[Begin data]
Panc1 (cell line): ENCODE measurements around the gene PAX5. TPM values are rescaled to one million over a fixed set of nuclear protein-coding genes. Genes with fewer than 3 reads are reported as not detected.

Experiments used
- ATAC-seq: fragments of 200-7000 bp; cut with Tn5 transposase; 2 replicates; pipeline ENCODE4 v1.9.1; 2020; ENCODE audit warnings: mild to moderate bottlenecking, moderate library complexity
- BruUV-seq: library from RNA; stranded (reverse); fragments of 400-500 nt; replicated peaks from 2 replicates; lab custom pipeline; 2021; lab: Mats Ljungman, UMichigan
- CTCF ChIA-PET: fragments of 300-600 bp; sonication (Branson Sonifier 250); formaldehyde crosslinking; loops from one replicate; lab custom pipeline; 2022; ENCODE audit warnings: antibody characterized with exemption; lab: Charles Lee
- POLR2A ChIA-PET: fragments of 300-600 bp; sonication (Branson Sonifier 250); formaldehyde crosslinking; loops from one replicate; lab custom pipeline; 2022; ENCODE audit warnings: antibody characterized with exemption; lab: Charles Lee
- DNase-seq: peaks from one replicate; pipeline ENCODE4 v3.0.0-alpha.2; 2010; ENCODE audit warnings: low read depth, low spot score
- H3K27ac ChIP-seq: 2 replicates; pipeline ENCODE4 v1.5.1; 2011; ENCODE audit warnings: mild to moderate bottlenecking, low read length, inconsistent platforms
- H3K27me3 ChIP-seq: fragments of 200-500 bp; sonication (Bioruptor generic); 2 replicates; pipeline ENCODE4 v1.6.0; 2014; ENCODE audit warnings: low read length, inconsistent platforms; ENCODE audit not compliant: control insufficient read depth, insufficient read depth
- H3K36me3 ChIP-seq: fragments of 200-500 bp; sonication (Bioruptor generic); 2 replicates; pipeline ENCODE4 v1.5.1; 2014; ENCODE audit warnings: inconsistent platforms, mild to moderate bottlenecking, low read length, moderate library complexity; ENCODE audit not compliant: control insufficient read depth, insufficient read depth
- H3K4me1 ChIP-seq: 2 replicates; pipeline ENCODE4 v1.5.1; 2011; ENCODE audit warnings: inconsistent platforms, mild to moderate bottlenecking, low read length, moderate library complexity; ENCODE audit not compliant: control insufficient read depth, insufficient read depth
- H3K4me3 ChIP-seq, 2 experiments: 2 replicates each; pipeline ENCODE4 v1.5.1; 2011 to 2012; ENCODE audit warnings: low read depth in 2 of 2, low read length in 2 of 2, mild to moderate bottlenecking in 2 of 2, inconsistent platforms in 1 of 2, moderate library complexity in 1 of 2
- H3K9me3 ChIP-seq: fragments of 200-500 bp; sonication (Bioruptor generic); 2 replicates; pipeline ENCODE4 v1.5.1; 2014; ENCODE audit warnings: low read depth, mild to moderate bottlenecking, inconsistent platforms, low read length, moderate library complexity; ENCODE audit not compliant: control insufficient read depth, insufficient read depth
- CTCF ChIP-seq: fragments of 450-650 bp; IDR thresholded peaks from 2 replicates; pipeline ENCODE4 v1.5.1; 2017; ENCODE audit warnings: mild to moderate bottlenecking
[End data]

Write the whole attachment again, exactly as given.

Panc1 (cell line): ENCODE measurements around the gene PAX5. TPM values are rescaled to one million over a fixed set of nuclear protein-coding genes. Genes with fewer than 3 reads are reported as not detected.

Experiments used
- ATAC-seq: fragments of 200-7000 bp; cut with Tn5 transposase; 2 replicates; pipeline ENCODE4 v1.9.1; 2020; ENCODE audit warnings: mild to moderate bottlenecking, moderate library complexity
- BruUV-seq: library from RNA; stranded (reverse); fragments of 400-500 nt; replicated peaks from 2 replicates; lab custom pipeline; 2021; lab: Mats Ljungman, UMichigan
- CTCF ChIA-PET: fragments of 300-600 bp; sonication (Branson Sonifier 250); formaldehyde crosslinking; loops from one replicate; lab custom pipeline; 2022; ENCODE audit warnings: antibody characterized with exemption; lab: Charles Lee
- POLR2A ChIA-PET: fragments of 300-600 bp; sonication (Branson Sonifier 250); formaldehyde crosslinking; loops from one replicate; lab custom pipeline; 2022; ENCODE audit warnings: antibody characterized with exemption; lab: Charles Lee
- DNase-seq: peaks from one replicate; pipeline ENCODE4 v3.0.0-alpha.2; 2010; ENCODE audit warnings: low read depth, low spot score
- H3K27ac ChIP-seq: 2 replicates; pipeline ENCODE4 v1.5.1; 2011; ENCODE audit warnings: mild to moderate bottlenecking, low read length, inconsistent platforms
- H3K27me3 ChIP-seq: fragments of 200-500 bp; sonication (Bioruptor generic); 2 replicates; pipeline ENCODE4 v1.6.0; 2014; ENCODE audit warnings: low read length, inconsistent platforms; ENCODE audit not compliant: control insufficient read depth, insufficient read depth
- H3K36me3 ChIP-seq: fragments of 200-500 bp; sonication (Bioruptor generic); 2 replicates; pipeline ENCODE4 v1.5.1; 2014; ENCODE audit warnings: inconsistent platforms, mild to moderate bottlenecking, low read length, moderate library complexity; ENCODE audit not compliant: control insufficient read depth, insufficient read depth
- H3K4me1 ChIP-seq: 2 replicates; pipeline ENCODE4 v1.5.1; 2011; ENCODE audit warnings: inconsistent platforms, mild to moderate bottlenecking, low read length, moderate library complexity; ENCODE audit not compliant: control insufficient read depth, insufficient read depth
- H3K4me3 ChIP-seq, 2 experiments: 2 replicates each; pipeline ENCODE4 v1.5.1; 2011 to 2012; ENCODE audit warnings: low read depth in 2 of 2, low read length in 2 of 2, mild to moderate bottlenecking in 2 of 2, inconsistent platforms in 1 of 2, moderate library complexity in 1 of 2
- H3K9me3 ChIP-seq: fragments of 200-500 bp; sonication (Bioruptor generic); 2 replicates; pipeline ENCODE4 v1.5.1; 2014; ENCODE audit warnings: low read depth, mild to moderate bottlenecking, inconsistent platforms, low read length, moderate library complexity; ENCODE audit not compliant: control insufficient read depth, insufficient read depth
- CTCF ChIP-seq: fragments of 450-650 bp; IDR thresholded peaks from 2 replicates; pipeline ENCODE4 v1.5.1; 2017; ENCODE audit warnings: mild to moderate bottlenecking